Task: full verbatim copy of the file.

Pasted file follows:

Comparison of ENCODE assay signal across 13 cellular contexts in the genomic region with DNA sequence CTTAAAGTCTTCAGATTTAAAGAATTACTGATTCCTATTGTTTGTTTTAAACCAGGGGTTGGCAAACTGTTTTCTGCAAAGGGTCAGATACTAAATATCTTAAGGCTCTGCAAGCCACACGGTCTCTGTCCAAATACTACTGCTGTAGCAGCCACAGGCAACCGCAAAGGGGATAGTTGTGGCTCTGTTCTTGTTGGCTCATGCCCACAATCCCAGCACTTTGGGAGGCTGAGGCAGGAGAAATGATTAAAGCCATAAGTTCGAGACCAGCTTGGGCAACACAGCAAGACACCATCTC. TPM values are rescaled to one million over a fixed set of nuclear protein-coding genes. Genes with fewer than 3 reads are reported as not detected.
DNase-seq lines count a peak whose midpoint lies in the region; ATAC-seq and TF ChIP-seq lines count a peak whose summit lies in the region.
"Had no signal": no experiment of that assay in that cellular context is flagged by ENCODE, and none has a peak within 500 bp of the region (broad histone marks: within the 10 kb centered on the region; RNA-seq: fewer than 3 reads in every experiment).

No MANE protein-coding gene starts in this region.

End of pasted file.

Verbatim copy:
Comparison of ENCODE assay signal across 13 cellular contexts in the genomic region with DNA sequence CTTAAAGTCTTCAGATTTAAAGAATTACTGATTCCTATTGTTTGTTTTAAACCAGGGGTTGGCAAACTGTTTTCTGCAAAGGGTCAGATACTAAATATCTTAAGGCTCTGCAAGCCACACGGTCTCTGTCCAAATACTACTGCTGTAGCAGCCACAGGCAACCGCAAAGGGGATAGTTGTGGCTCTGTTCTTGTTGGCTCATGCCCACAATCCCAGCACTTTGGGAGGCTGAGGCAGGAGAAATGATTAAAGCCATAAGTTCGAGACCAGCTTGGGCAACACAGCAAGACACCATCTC. TPM values are rescaled to one million over a fixed set of nuclear protein-coding genes. Genes with fewer than 3 reads are reported as not detected.
DNase-seq lines count a peak whose midpoint lies in the region; ATAC-seq and TF ChIP-seq lines count a peak whose summit lies in the region.
"Had no signal": no experiment of that assay in that cellular context is flagged by ENCODE, and none has a peak within 500 bp of the region (broad histone marks: within the 10 kb centered on the region; RNA-seq: fewer than 3 reads in every experiment).

No MANE protein-coding gene starts in this region.